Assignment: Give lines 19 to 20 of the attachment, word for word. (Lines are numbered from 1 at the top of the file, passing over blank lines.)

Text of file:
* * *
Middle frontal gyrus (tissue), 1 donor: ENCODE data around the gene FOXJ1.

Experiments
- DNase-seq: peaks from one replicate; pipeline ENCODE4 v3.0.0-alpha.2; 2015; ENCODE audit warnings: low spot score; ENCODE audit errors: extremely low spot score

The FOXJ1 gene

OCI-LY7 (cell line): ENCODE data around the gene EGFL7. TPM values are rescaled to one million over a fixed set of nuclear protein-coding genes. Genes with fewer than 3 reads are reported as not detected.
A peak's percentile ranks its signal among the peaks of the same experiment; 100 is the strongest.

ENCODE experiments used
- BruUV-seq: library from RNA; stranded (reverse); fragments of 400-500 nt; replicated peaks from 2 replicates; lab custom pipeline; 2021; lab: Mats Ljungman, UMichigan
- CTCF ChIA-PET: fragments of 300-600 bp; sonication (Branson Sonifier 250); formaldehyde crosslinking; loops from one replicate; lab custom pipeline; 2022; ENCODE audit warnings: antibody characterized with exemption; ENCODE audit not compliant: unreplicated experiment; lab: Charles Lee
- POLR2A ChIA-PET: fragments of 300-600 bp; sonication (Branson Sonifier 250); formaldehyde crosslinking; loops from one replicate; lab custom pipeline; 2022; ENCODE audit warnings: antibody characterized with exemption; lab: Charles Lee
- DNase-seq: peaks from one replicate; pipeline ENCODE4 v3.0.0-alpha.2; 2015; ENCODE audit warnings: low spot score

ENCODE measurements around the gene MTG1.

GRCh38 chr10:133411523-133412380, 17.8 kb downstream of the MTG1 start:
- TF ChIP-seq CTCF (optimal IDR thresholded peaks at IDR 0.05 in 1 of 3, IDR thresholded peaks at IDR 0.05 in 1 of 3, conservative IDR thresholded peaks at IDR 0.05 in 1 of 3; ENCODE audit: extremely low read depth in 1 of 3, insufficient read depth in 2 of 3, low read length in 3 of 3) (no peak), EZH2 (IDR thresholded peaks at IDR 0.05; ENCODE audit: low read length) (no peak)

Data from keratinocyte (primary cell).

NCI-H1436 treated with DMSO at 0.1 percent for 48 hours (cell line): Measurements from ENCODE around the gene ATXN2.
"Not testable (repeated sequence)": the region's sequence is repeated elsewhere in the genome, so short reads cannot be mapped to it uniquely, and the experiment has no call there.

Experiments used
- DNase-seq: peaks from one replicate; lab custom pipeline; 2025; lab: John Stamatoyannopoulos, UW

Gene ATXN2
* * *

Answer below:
- DNase-seq: peaks from one replicate; lab custom pipeline; 2025; lab: John Stamatoyannopoulos, UW

Gene ATXN2